The famous Historian Dr. Kashi Prasad Jaiswal loved him like a son and during the early days of his poetic career, helped him in every way.[11] He died on 4 August 1937, which was a great blow to the young poet.[11] Much later, he wrote in Kalpna, a magazine published from Hyderabad, "It was a good thing that Jaiswalji was my first admirer. Now when I have savoured the love and encouragement of the Sun, Moon, Varun, Kuber, Indra, Brihaspati, Shachi and Brahmani, it is clear that none of them was like Jaiswalji. As I heard the news of his death, the world became a dark place for me. I did not know what to do."[11] Actually Jaiswalji was the first person to appreciate the historical sense in the poetry of Dinkar.[11]

Work[edit]

His works are mostly of 'Veer Rasa', or the 'brave mode', although Urvashi is an exception to this. Some of his greatest works are Rashmirathi and Parashuram ki Prateeksha. He is hailed as the greatest Hindi poet of 'Veer Rasa' since Bhushan.[9]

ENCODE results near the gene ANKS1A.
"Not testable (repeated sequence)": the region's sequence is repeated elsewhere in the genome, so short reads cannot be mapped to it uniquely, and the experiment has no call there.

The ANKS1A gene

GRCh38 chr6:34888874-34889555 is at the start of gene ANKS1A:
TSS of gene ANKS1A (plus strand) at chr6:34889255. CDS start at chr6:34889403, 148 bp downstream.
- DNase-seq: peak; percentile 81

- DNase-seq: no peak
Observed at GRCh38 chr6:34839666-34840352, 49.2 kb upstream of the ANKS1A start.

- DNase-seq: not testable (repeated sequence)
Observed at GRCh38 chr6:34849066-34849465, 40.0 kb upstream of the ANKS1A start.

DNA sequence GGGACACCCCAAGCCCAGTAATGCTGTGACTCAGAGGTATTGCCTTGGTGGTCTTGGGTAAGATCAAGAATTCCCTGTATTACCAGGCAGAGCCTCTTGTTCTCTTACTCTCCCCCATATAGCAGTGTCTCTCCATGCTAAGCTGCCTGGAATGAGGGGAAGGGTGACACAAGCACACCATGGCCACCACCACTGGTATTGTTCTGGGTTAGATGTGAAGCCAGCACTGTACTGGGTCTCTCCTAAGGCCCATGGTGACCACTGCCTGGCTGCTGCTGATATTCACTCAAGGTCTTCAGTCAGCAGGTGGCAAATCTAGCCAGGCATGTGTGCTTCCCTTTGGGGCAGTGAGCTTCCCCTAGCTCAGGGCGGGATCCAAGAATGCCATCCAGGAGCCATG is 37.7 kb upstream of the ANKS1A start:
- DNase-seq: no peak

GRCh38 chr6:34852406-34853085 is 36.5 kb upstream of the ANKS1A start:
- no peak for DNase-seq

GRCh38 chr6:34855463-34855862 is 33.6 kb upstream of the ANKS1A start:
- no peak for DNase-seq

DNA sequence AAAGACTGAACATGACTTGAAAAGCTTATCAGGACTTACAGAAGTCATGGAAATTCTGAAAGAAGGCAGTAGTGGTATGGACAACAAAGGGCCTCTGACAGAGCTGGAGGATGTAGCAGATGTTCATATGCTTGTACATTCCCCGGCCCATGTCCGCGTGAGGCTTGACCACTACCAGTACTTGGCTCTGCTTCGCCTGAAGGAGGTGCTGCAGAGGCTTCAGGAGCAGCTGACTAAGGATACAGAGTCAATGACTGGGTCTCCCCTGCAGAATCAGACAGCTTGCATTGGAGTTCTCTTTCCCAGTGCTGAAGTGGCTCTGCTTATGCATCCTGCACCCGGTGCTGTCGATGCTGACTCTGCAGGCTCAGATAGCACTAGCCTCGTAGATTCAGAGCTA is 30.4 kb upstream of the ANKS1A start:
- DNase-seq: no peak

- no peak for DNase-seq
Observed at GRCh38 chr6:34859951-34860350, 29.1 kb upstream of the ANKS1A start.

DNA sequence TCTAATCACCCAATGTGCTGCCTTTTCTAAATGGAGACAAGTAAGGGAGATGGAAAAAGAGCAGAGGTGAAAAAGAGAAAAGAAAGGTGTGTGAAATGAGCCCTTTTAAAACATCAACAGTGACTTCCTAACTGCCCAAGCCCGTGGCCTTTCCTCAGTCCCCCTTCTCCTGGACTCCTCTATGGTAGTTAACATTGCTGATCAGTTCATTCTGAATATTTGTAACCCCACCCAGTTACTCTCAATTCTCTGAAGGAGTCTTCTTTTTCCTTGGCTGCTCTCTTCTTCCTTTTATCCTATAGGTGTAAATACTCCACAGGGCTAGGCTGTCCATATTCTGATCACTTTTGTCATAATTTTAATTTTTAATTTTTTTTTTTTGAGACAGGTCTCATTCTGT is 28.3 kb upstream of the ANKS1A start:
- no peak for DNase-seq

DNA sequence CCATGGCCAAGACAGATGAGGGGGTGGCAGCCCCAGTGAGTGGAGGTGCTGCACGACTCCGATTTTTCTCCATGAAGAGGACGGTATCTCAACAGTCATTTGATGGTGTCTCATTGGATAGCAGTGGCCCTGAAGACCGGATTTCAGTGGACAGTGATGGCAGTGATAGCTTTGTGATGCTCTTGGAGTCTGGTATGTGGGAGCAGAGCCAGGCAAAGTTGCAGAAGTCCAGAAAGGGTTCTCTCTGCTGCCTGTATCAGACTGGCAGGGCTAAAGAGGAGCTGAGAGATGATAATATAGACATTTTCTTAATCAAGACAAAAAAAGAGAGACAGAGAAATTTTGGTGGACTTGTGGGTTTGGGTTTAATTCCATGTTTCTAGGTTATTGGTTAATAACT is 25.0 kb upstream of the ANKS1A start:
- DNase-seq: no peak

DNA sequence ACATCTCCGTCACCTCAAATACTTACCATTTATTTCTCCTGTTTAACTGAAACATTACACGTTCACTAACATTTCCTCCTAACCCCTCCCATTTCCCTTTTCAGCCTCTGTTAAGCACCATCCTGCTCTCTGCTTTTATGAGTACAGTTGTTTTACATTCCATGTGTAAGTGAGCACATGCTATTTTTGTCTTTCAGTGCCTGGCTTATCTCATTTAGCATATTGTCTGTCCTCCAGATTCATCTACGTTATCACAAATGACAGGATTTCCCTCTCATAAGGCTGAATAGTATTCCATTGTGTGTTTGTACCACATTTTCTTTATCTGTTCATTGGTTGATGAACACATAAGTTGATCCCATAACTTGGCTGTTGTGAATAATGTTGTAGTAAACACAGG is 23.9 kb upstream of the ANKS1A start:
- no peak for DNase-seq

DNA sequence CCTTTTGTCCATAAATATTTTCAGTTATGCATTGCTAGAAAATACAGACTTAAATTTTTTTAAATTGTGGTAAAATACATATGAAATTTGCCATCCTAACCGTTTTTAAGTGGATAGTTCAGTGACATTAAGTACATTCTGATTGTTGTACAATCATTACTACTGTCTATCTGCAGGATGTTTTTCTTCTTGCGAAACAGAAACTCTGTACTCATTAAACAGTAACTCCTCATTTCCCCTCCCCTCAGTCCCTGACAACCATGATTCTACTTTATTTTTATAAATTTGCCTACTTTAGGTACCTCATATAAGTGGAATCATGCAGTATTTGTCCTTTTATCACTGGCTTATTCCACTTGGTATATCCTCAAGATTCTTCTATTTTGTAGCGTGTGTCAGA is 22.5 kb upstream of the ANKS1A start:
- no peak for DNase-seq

Acharya Hazari Prasad Dwivedi wrote that he was very popular among people whose mother-tongue was not Hindi and he was a symbol of love for one's own mother-tongue.[12] Harivansh Rai Bachchan wrote that for his proper respect he should get four Bharatiya Jnanpith Awards – for poetry, prose, languages and for his service to Hindi.[12] Rambriksh Benipuri wrote that Dinkar is giving voice to the revolutionary movement in the country.[12] Namvar Singh wrote that he was really the sun of his age.[12]

Hindi writer Rajendra Yadav, whose novel 'Sara Akash' also carried a few lines of Dinkar's poetry, has said of him He was always very inspiring to read. His poetry was about reawakening. He often delved into Hindu mythology and referred to heroes of epics such as Karna.[13] He was a poet of anti-imperialism and nationalism, says well-known Hindi writer Kashinath Singh.[13]